In some cases – Isabelle Huppert or Jodie Foster or Julianne Moore, for instance – I could have reference numerous roles. That I’ve kept it at one is more out of fairness to say, Linda Hayden or Christina Lindberg, whose entire careers were saddled with nymphet eye-candy roles but both of whom went for it big time the one occasion they were given a real role.*

So, in no particular order:

Jodie Foster (The Accused)

Susan George (Straw Dogs)

Christina Lindberg (Thriller: A Cruel Picture)

Helen Mirren (The Cook, the Thief, His Wife and Her Lover)

Naomi Watts (Mulholland Drive)

Rachel Weisz (The Constant Gardener)

Jennifer Connelly (Requiem for a Dream)

Linda Hayden (Blood on Satan’s Claw)

Paz Vega (Sex and Lucia)

Asia Argento (The Stendahl Syndrome)

Ingrid Thulin (The Silence)

Julie Christie (Don’t Look Now)

Kate Winslet (Heavenly Creatures)

Jung Suh (The Isle)

Samantha Morton (Under the Skin)

Beryl Reid (The Killing of Sister George)

Julianne Moore (Savage Grace)

Emily Watson (Breaking the Waves)

Charlotte Rampling (The Night Porter)

Isabelle Huppert (The Piano Teacher)

*I stand by Lindberg’s performance in ‘Thriller: A Cruel Picture’ as a real role, even if the film itself is firmly mired as a grubby little exploitationer.

Sunday, December 14, 2008


Watch Christopher Nolan's second film 'Memento' - an out-of-nowhere cult hit that set him up for what has proved, so far, a stratospheric directorial career - and marvel at its cleverness, intricacy and structural legerdemain. Watch 'Batman Begins', the most impressive franchise re-boot this side of 'Casino Royale', and marvel at his sleight of hand vis-a-vis the identity of not-quite-villain Raz Al Ghul. Watch 'The Dark Knight' - in my humble opinion the best film released this year - and be utterly gobsmacked at the narrative-fracturing possibilities of one individual's force of will (the Joker's) smashing into the ordered and rigidly defined perameters of Batman's. Consider the themes of duality, confusion of identity and obsession that permeate Nolan's filmography.

It seems somehow inevitable that he and his brother and co-writer Jonathan Nolan would adapt Christopher Priest's novel 'The Prestige'. Using the word "adapt" loosely. Priest's novel flits between time-frames (it's bookended and mesologued by contemporarily-set scenes while the bulk of the narrative plays out amidst the greasepaint and gaslight of the Victorian music halls) and features four* different first-person narrators, none of whom are reliable. The unreliable narrator is a stock-in-trade of Priest's novels. He's also interested in perspective, illusion and doubles. He's a science-fiction writer (such genre staples as time travel, cloning and alternative histories have all featured in his work) whose novels don't read like sci-fi.

As written, 'The Prestige' doesn't come across as ripe for filming. With much of the first half devoted to working class magician Alfred Borden's diary, all fractured entries and elliptical clues, and the second consisting of aristocractic Rupert Angier's journal, just as sketchy and missing crucial bits of information, the narrative essentially stops halfway, goes back to the beginning and starts again.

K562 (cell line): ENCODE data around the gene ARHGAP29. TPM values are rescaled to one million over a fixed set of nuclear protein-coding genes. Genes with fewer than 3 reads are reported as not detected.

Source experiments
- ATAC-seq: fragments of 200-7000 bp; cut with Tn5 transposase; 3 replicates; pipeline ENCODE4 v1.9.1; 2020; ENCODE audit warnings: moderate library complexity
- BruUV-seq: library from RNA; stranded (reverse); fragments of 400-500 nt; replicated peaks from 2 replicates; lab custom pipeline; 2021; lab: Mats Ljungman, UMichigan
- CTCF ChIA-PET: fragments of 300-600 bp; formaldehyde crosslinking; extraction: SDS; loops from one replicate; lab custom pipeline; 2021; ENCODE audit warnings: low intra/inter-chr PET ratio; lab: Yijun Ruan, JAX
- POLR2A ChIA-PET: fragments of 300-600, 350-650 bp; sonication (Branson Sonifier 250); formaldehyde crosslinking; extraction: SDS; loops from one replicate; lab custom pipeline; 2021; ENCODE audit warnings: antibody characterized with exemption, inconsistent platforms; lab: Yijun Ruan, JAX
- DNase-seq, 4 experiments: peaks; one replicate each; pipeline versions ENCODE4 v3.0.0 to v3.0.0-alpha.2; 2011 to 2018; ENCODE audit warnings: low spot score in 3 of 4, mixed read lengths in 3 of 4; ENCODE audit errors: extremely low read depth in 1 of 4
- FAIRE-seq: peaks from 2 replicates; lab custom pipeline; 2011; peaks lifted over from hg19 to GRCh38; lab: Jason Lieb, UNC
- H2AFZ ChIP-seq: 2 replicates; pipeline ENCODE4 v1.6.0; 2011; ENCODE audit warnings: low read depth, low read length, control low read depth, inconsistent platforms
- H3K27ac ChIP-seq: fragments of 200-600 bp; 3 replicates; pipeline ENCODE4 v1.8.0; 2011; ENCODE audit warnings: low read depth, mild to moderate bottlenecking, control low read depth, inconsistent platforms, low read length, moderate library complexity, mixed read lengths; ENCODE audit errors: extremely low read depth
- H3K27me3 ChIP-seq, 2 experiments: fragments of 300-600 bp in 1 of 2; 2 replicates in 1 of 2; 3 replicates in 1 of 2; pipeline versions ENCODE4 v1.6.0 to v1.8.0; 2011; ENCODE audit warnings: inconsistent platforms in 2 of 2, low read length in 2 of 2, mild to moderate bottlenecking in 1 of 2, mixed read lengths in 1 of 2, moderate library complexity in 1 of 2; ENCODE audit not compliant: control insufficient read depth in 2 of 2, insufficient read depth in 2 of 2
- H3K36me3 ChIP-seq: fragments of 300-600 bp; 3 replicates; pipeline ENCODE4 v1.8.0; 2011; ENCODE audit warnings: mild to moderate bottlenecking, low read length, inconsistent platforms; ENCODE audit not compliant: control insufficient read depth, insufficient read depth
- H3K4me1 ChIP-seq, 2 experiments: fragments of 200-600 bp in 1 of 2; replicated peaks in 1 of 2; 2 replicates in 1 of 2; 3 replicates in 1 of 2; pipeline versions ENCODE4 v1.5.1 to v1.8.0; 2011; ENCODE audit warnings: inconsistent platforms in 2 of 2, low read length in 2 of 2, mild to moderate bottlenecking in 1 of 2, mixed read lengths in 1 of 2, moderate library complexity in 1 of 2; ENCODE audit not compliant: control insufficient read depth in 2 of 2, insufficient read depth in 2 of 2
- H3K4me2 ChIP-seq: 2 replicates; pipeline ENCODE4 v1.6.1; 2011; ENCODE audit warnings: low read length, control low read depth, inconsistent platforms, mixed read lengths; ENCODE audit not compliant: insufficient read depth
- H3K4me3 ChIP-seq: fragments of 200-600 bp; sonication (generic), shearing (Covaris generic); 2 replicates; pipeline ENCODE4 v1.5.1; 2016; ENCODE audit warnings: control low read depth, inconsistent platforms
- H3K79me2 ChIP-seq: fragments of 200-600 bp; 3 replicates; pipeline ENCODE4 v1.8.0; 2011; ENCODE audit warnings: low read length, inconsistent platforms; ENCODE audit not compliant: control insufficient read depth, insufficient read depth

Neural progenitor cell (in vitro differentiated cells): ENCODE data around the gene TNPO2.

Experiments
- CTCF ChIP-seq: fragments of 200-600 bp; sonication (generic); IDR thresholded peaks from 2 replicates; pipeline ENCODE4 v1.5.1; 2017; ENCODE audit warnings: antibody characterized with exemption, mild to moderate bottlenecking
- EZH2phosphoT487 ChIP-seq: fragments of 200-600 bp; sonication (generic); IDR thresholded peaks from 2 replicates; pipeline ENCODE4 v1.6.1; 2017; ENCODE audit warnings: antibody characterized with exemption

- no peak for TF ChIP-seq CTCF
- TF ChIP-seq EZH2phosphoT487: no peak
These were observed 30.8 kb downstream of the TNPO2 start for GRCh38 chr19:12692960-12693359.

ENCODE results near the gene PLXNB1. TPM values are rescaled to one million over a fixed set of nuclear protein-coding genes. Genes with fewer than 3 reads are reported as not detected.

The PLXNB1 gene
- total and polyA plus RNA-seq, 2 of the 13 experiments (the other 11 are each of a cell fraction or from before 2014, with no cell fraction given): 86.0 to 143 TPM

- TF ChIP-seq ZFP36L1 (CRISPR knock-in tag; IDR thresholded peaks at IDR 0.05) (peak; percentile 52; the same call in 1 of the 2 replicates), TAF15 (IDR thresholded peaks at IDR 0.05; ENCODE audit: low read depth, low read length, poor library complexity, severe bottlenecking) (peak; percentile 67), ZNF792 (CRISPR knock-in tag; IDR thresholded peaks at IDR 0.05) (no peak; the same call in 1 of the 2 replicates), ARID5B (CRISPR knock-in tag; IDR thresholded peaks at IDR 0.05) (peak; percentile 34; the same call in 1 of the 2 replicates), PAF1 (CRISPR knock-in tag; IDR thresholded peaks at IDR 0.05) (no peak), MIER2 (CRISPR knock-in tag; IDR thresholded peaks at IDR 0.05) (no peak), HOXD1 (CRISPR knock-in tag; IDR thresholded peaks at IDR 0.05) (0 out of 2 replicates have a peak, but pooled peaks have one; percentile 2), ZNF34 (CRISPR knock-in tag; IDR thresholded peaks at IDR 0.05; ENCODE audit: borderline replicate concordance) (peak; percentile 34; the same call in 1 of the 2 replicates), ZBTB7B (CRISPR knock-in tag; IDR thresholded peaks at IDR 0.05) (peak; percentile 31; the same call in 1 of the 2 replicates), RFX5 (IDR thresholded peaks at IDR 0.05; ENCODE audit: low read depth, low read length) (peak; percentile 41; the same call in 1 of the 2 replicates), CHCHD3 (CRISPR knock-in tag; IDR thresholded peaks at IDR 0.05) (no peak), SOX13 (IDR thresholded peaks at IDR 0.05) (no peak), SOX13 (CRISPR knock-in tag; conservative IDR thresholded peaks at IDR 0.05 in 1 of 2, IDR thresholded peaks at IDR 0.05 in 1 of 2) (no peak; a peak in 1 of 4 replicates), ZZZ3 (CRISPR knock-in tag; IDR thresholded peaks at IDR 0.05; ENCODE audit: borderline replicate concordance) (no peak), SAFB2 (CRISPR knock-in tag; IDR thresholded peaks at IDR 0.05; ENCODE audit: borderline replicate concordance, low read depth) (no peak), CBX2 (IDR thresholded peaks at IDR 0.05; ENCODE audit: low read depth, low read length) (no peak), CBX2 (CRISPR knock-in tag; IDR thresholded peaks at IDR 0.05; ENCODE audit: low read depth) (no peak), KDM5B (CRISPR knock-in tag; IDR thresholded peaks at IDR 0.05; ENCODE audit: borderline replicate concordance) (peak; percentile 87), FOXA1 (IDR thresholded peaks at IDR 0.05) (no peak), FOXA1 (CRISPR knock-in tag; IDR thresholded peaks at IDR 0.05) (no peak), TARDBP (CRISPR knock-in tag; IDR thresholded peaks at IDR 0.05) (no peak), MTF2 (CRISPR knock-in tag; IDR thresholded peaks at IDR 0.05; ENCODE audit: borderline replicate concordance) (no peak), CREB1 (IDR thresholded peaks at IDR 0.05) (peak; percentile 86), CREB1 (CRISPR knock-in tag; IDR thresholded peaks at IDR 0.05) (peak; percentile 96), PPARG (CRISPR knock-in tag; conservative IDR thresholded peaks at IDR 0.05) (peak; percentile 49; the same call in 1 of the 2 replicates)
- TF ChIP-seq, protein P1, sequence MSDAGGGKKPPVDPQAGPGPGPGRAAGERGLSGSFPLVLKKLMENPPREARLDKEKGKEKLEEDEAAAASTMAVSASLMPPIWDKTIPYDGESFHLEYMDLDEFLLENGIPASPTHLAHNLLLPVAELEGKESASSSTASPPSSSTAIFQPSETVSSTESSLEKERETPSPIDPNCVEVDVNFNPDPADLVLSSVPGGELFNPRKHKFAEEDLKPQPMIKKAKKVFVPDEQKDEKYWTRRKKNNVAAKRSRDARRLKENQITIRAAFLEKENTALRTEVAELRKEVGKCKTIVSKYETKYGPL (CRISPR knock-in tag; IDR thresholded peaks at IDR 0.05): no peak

What Nolan does is to take elements from both sections of the novel and shuffle them like a deck of cards. This is a film about illusions, and as such takes the form of an illusion itself. The opening sees impresario Cutter (Michael Caine) explain the stages of a magic trick - the promise, the turn and the prestige - to a young girl (who is she? - very important, this - and where, chronologically, does this occur?); he also gives evidence at the trial of Borden (Christian Bale), who is accused of murdering Angier (Hugh Jackman). Oh, and there's some business about a lot of top hats in a forest that comes on like 'Miller's Crossing' in a time-warp. Forest, what forest? And why so many hats? It's important; keep it in mind.

Do not take all of this at face value. Take some of it at deeper than face value. There are clues even in misdirections.

It's a film about illusions and it takes the form of an illusion, but 'The Prestige' isn't a parlour trick - not like 'The Village'. It's one of those rare films - 'Memento', 'A Tale of Two Sisters' and 'Deep Red' being the only other examples I can site off the top of my head - that get infinitely better once you know the twist. But, like those other films, it's not so much a twist as a complete re-evaluation and re-assessment of everything that's gone before it. The first time I saw 'The Prestige', me and Paula talked about it all the way back to the car, all the way home and all the way through a bottle of wine. Now, having seen it a good half dozen times, we still debate it after each viewing.

Of course, I can't get into a really interesting discussion of the film here and lay out some of the questions me and Paula only think we've answered, because I'd have to give away an audacious, jaw-dropping triple-whammy ending (I've spoken to some people who think it's a double-whammy ending; it's entirely possible it's a quadruple-whammy ending - like much of the film, it's up to the viewer to figure it out). And I want everyone who watches 'The Prestige' to be as blown away as I was by it.